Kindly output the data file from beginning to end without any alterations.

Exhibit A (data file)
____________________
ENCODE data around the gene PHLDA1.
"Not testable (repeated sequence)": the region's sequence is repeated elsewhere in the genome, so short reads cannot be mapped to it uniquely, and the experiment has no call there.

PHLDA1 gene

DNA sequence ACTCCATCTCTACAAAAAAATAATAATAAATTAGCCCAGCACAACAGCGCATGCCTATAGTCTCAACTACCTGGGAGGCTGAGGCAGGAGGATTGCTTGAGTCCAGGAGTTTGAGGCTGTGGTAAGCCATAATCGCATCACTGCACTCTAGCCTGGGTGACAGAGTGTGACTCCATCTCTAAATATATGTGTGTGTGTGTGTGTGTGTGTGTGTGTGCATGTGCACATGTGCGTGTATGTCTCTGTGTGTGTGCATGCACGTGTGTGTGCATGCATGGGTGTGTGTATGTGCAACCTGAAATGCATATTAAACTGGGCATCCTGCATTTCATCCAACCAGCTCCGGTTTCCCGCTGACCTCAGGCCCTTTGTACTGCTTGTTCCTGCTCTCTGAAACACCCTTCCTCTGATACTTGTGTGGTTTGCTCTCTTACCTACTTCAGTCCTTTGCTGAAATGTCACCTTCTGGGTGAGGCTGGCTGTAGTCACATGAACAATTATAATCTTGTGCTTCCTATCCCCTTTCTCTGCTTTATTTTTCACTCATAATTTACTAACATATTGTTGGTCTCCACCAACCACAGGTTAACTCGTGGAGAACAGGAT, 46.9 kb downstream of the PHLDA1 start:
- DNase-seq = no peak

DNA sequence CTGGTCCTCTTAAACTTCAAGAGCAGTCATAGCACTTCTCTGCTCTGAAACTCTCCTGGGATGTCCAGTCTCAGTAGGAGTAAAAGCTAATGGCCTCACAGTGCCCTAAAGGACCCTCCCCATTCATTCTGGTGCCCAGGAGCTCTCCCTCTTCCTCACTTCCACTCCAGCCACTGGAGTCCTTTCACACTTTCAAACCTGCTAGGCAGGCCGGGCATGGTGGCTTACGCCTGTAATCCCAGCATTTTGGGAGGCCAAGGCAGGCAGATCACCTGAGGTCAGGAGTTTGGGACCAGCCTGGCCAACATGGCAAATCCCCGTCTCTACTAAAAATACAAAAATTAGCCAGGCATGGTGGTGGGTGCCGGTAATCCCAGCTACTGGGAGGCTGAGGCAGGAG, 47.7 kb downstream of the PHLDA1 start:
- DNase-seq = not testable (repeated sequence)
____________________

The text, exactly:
ENCODE data around the gene PHLDA1.
"Not testable (repeated sequence)": the region's sequence is repeated elsewhere in the genome, so short reads cannot be mapped to it uniquely, and the experiment has no call there.

PHLDA1 gene

DNA sequence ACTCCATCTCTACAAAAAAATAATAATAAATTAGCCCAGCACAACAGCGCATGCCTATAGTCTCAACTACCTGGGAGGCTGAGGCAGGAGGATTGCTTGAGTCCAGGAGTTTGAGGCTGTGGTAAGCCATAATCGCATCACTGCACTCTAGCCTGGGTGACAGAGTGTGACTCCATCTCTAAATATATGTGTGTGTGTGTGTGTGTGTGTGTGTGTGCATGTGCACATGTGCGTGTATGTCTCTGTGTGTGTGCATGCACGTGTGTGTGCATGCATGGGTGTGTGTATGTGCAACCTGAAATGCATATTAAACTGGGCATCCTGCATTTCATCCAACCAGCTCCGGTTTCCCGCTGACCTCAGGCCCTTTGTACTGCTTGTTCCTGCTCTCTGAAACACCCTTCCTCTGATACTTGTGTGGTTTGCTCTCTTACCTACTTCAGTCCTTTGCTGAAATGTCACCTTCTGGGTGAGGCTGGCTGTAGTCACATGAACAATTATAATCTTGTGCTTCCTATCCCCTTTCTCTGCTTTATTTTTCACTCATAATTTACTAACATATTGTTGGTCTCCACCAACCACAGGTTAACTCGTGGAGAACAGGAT, 46.9 kb downstream of the PHLDA1 start:
- DNase-seq = no peak

DNA sequence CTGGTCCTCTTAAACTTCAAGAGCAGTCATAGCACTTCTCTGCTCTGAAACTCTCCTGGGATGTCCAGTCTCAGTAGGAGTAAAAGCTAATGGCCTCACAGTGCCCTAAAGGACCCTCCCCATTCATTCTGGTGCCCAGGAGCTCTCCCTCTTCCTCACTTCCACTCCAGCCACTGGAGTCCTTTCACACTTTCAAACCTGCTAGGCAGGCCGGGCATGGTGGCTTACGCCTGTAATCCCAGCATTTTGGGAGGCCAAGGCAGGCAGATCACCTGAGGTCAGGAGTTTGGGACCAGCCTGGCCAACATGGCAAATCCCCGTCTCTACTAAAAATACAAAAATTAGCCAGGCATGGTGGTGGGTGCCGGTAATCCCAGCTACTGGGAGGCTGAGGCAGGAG, 47.7 kb downstream of the PHLDA1 start:
- DNase-seq = not testable (repeated sequence)